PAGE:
[Pictured at left is an actual grant application Daphne wrote and submitted, directing a small team of clinicians and support staff. Daunting, no?]
Background: Daphne Street is a multi-million dollar award-winning grant and proposal writer, with more than a decade of experience in winning proposals spanning myriad fields within the nonprofit and for profit industries. From the fine and performing arts to substance abuse and mental health services and from technology developers to transportation services, Daphne has helped transform businesses through establishing new revenue streams and fostering profitable partnerships. Far too often, Daphne says, companies are content on submitting proposals without doing the work needed to truly be competitive and win the game. Here are 7 winning tips from Daphne:
7 Tips for Winning Proposals
- Do what you’re told. Read, follow directions and gather appropriate content. Never skim an application. Completing award applications and proposals are not the time to get creative, decide certain questions are superfluous or bluff your way through. You must be exacting in every minute detail: from composition and submission instructions, to addressing every detail in the scope of services and search every section to discover additional areas you need to address.
- Points matter. If an RFP assigns points to certain sections or questions, calculate those compared to the word count. The more points assigned to a question or section should get a higher percentage of your word count dedicated to it. It is formulaic and expected.
- Information gathering. Do not attempt to do this on your own unless you solely have ownership of the vault that holds all of your company’s data and are its universal content expert. More likely, you have accountants, program/department heads, specialists and industry experts on your team that can provide invaluable content to strengthen your proposal. Take the time to engage them and be specific about the type of information you need from them.
- Money. Your financials and budget are often the strongest and most highly weighted sections of your application. Your financials tell a complete story of your company’s financial health and whether your company is a good investment for funding. This includes tax returns, independent audits, etc. Your budget is usually what really sets you apart from the competition, and there is no shortcut for developing a winning budget: analyze ALL of your costs associated with a project and pitch a budget that is as tight as you can get it while still making a profit. In terms of for profit government proposals, you tend to make your money on volume over ticket price, so consider that when you calculate your estimated profits.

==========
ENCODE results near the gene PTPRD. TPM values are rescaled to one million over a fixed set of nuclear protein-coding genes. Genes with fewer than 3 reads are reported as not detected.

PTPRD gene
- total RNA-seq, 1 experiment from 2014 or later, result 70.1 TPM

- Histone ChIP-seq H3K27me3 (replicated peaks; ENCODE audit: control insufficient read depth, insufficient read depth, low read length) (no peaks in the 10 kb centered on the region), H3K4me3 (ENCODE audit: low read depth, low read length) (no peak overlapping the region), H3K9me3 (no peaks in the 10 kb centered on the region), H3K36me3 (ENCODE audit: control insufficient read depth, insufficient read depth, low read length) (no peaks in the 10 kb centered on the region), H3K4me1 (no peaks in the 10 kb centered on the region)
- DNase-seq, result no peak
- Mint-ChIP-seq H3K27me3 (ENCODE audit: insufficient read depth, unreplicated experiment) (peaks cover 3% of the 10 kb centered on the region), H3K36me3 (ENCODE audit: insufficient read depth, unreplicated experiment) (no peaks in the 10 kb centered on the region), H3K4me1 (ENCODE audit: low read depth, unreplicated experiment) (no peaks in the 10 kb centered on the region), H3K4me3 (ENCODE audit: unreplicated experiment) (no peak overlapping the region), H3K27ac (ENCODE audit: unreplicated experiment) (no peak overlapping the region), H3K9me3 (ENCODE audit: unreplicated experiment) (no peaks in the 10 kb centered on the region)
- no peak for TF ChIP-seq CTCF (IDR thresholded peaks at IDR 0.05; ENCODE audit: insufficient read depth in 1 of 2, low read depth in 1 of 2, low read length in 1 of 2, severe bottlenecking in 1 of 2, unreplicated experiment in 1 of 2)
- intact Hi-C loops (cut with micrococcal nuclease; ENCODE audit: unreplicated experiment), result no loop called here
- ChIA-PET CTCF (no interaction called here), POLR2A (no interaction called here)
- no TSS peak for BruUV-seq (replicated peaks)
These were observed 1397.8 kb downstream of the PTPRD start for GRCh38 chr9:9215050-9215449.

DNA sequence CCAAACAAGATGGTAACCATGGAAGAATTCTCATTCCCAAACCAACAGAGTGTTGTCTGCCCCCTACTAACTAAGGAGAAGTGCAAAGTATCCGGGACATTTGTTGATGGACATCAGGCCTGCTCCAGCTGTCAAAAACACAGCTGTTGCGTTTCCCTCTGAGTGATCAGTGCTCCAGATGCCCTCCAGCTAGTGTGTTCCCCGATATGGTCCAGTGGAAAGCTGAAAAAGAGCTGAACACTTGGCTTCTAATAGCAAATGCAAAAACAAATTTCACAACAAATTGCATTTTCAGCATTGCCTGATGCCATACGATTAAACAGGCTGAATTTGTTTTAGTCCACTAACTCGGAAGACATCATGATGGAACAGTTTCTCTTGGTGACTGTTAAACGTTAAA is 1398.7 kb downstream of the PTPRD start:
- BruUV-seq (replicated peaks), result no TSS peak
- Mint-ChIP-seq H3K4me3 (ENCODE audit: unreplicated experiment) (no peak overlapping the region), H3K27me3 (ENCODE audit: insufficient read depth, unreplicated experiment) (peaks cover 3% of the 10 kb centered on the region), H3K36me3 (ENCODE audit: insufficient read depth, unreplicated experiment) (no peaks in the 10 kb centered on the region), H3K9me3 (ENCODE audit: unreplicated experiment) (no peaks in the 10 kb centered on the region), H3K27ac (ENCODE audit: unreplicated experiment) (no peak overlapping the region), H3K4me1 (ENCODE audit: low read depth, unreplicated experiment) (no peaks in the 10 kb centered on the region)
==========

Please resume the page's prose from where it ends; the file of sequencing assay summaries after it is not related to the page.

- Interpretation. Reading between the lines is critical in winning applications. This requires skill and experience to know exactly what questions mean and the data, details, interpretations and focus points to include within proposal responses along with the best ways to present that information, using graphics, logic models, flow charts and time tables, etc. to drive key messages.
- Value-added. This is where proposals are won. What additional, extraordinary benefits and features are you bringing to the table? What is unique about your offering that sets you above the competition? Skilled proposal writers know how to sniff out these details and highlight them in writing in compelling ways. From your narrative to your budget, value-added wins every time.
- Hire an expert. Especially when you are dealing with high stakes, it’s worth the investment to use the expertise of a pro. They often don’t come cheap, and it’s important to vet them properly, but they know the tricks of the trade that can augment your chances of winning exponentially. While there is never a guarantee that your application will win, the outstanding news is that your investment in an expert proposal writer never goes to waist unless you fully scrap your project. The application they pull together often can be repurposed to submit for various funding opportunities. It’s never a “one size fits all” job—there will be significant time spent rewriting sections and addressing varied specifications and scopes of services, but you will often find subsequent applications written to support the same project far less cumbersome.